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dalous profits of his agents. But the most intelligent and conscientious Magistrate, if he relies with implicit confidence on the good conduct of his clerks, and neglects to keep a watchful eye on them, must be more than commonly fortunate in his choice, if they do not gradually fall into the practice of exacting higher fees than they have a right to (e) demand, and of taking premiums for supposed good offices ; 'as for promising to procure begging passes for vagrants, or the next hearing on a busy day for a particular party, or to speak to their superior in favour of a person and his cause; or at least of making improper advantages of their situation, and rendering the attainment of redress expensive to the poor, by availing themselves of legal forms, and artful subdivisions of justiciary proceedings, needlessly to augment the number of their perquisites. Of this last mancuvre an example frequently occurs in the case of recognizances ; where, if five persons charged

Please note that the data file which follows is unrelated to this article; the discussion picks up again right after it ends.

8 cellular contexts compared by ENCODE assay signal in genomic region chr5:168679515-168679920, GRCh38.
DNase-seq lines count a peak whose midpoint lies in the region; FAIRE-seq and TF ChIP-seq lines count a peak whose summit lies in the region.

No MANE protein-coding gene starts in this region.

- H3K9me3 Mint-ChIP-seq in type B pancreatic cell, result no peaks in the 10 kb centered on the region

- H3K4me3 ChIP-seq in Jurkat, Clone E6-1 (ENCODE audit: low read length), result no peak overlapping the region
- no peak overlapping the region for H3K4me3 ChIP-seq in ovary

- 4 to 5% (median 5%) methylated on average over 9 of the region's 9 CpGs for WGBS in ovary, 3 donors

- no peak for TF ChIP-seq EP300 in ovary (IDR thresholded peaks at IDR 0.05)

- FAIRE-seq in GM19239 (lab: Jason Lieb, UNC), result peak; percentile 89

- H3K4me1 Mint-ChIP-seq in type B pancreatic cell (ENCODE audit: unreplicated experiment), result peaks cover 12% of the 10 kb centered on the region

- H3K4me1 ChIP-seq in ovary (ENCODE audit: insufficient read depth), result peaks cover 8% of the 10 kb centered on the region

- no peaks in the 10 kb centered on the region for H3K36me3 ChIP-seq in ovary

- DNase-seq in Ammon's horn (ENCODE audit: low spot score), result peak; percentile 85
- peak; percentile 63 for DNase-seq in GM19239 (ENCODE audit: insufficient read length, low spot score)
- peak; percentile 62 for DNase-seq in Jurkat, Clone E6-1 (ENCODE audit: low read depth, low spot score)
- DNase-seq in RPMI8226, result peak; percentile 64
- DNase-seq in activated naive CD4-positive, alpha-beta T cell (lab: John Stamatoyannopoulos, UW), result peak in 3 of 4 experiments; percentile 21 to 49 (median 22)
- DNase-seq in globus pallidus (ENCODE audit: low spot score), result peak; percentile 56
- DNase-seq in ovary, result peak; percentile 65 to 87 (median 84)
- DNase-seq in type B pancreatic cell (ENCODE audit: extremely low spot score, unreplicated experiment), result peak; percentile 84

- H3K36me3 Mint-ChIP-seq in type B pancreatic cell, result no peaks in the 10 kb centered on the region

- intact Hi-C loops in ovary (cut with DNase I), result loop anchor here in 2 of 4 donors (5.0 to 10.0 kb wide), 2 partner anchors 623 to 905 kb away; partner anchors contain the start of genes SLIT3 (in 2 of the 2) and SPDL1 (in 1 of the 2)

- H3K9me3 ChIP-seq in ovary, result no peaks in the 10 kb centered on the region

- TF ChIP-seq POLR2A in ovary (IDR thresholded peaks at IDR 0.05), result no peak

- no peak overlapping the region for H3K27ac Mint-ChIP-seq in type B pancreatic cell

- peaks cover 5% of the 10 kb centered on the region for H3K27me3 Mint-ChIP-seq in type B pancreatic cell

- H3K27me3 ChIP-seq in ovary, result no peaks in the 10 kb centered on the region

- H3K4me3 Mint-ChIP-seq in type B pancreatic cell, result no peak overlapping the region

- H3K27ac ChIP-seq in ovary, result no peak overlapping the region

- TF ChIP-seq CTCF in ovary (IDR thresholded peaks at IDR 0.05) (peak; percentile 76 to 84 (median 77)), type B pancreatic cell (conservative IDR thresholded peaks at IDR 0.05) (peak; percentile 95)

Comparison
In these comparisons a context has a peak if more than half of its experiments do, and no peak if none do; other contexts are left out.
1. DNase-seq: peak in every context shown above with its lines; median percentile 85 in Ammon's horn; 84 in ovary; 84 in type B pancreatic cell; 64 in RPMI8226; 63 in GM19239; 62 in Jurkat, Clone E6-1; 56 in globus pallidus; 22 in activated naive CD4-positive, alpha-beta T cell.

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(e) This practice might easily be prevented, were care taken to have a printed copy of the fees allowed to be received hung up, according to A&t of Parliament, in a con (picuous part of the office. VOL. I. Ff